Several factors go into building a consistently elite Dynasty team. One of them is knowing which players to trade before their fantasy value goes down. Let’s take a look at Dynasty Fantasy Football Running Backs to trade in now.
Devin Singletary (RB – BUF)
While the Bills didn’t capitalize on their first-round picks in the NFL Draft against Hall or Kenneth Walker, they improved running back room this offseason. They first tried to sign JD McKissic as free agency, but had to settle for Duke Johnson. More importantly, they picked James Cook in the second round. While Cook Singletary won’t bench, it will limit his advantage. Additionally, Singletary averaged just 8.3 PPR Fantasy points per game last season before his strong finish to the year. He’s going into a contract year. Even if he returns, given Allen’s role on the goal line and Cook’s role in the passing game, Singletary will never have a consistent fantasy role in Buffalo.
Michael Carter (RB – NYJ)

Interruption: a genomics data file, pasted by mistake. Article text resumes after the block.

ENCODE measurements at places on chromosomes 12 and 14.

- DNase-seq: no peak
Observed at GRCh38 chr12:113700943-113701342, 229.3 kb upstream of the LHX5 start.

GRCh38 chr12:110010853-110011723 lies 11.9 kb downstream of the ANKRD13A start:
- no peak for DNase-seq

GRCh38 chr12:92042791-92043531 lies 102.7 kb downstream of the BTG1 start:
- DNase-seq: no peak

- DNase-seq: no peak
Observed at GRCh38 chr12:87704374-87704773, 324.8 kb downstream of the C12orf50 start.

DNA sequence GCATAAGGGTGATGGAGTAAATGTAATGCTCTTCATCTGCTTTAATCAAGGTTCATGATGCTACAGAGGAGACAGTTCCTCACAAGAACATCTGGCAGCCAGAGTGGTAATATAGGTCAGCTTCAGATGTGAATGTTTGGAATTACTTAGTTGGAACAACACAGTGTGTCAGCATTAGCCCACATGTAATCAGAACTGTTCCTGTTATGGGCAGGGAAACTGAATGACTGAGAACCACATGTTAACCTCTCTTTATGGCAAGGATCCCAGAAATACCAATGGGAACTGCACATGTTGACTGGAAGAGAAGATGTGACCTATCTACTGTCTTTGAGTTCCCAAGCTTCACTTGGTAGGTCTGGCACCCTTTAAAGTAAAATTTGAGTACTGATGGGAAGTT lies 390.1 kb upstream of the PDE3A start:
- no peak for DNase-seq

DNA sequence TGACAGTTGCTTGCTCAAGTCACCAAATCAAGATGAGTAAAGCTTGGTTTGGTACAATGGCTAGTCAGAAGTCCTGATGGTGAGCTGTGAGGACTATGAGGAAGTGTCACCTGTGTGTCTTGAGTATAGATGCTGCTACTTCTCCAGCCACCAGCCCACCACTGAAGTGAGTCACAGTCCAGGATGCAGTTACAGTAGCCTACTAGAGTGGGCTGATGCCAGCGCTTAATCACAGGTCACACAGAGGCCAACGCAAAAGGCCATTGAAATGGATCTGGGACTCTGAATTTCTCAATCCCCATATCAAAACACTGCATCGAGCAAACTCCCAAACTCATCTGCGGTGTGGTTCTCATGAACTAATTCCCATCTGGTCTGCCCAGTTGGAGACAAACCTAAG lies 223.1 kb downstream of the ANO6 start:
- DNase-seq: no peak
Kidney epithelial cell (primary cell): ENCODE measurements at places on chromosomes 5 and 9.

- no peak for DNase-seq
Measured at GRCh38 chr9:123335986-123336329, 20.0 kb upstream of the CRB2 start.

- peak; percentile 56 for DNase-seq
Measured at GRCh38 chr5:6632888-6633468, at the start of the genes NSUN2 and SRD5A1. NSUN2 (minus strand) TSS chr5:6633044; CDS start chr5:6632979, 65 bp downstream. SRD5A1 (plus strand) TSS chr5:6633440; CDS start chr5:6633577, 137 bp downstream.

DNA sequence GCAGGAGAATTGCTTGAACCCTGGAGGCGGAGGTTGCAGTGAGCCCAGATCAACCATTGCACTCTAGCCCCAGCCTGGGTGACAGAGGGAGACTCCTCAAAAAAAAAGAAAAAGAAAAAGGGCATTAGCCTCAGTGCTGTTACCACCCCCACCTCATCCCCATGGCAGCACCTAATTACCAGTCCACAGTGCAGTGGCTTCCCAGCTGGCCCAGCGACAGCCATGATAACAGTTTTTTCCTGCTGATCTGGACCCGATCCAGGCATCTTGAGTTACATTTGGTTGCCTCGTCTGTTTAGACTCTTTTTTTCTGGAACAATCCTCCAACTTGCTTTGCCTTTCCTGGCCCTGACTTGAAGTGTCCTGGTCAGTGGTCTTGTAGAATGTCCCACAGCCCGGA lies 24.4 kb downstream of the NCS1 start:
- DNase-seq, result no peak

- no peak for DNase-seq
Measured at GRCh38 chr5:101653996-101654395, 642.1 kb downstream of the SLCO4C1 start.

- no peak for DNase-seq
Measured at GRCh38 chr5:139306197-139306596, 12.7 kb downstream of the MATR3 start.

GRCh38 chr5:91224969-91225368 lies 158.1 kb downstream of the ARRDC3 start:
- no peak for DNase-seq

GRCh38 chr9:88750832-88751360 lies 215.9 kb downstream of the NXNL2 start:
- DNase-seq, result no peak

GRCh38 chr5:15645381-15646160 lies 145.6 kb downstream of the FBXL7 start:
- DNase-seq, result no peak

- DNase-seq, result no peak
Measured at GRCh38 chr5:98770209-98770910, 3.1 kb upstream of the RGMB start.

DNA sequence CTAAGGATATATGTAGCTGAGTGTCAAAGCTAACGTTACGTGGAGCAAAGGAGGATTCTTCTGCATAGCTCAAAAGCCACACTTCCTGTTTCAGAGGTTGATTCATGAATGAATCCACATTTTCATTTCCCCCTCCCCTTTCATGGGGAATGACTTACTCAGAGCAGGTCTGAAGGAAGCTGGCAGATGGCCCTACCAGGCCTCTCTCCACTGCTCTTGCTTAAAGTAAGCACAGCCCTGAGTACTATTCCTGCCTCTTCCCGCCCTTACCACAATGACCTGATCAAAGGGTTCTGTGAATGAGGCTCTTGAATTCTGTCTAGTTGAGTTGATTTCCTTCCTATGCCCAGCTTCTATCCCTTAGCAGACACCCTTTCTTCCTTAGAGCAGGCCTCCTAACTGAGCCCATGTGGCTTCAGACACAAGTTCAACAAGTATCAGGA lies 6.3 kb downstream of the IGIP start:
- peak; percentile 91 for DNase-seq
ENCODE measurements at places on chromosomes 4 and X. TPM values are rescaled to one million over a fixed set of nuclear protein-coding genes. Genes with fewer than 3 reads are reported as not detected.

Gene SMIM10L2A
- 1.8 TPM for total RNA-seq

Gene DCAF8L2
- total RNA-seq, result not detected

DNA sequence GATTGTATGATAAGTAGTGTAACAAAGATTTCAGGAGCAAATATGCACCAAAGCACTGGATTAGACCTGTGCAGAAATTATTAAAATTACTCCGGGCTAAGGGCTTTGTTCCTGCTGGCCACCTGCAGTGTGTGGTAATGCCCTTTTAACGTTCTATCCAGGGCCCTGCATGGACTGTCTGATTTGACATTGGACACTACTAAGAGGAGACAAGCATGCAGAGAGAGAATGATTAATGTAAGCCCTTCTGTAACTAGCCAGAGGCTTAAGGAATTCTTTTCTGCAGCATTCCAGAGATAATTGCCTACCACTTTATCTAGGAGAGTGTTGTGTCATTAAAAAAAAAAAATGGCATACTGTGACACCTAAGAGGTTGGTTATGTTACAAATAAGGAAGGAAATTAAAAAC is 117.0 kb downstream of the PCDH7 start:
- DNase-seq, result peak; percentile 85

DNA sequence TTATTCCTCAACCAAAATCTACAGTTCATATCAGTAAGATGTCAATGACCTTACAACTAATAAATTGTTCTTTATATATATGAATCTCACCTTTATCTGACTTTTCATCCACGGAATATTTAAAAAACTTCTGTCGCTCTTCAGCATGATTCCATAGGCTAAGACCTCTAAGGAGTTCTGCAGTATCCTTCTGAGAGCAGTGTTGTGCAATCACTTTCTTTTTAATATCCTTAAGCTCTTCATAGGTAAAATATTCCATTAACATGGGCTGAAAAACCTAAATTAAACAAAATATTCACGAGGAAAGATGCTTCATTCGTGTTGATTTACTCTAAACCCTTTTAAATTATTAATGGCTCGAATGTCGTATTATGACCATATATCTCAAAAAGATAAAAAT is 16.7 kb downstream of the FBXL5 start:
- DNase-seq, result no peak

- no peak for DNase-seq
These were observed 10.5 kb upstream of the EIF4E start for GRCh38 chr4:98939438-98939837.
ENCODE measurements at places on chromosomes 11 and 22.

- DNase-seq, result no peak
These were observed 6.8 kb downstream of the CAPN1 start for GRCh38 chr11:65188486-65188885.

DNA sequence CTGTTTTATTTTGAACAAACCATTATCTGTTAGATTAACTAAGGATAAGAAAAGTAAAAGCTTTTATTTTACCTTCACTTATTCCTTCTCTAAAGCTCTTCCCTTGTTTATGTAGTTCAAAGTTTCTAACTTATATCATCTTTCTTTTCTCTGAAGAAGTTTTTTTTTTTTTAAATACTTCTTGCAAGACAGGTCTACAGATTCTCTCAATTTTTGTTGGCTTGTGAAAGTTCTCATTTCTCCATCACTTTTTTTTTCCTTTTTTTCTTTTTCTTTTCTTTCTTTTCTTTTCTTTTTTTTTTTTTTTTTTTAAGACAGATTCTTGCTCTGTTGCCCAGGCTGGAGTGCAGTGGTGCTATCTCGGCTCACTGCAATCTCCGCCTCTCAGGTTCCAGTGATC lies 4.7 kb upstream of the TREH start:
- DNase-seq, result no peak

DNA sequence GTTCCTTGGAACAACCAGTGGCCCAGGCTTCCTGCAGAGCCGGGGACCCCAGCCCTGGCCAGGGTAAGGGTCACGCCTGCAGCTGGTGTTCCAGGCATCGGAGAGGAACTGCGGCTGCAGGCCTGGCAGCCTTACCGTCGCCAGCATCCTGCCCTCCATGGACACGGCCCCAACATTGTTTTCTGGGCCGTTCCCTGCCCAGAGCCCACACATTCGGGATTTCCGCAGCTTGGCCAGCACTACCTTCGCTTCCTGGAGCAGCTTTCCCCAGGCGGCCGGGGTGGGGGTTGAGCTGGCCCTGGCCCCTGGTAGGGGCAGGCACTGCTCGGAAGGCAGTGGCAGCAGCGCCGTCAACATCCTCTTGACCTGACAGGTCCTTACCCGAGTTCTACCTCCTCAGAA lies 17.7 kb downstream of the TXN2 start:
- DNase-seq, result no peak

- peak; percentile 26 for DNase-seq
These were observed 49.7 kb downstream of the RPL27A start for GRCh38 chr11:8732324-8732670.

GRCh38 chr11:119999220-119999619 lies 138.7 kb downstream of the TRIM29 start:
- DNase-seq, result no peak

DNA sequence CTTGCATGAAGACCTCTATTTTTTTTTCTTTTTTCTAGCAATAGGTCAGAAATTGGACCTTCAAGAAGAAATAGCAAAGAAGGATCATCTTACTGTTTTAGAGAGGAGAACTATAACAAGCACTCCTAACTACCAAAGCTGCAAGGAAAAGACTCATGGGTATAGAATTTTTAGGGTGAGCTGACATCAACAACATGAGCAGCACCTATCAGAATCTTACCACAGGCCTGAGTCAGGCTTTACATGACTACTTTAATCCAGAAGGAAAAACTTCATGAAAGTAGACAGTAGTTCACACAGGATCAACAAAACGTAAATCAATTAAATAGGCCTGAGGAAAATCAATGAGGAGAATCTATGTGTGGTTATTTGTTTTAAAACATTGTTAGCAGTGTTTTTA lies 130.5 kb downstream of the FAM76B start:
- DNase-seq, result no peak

Rarely do running backs drafted on Day 3 become fantasy stars. Unfortunately, Carter fell into that category. He had 23 of his 55 goals in the four games that Zach Wilson missed last year (5.8 per game). By comparison, Carter averaged just 3.2 goals per game when Wilson was playing. More importantly, the Jets invested an early draft pick in Hall. As such, they will put as much on his plate as he can handle, limiting Carter’s role and fantasy value. At this point, fantasy players should hope that Hall picks up an injury in preseason and can sell Carter while the iron is hot.
Jonathan Taylor (RB – IND)
How can Taylor become the top asset and top sell candidate? The answer is that Taylor’s value may never be higher than it is now. Additionally, the Colts lack a typical sell-high candidate since Michael Pittman and Taylor are the only non-rookies you’ll want on your fantasy team. While graduating as an RB1 last year, Taylor did so with just 40 receptions. The last time RB1 finished the year under 41 receptions in the PPR half was Adrian Peterson in 2012. With Nyheim Hines expected to play a bigger role next season, Taylor should see his production down slightly experience. However, don’t trade Taylor unless you get loot for eternity for him.
James Robinson (RB – JAK)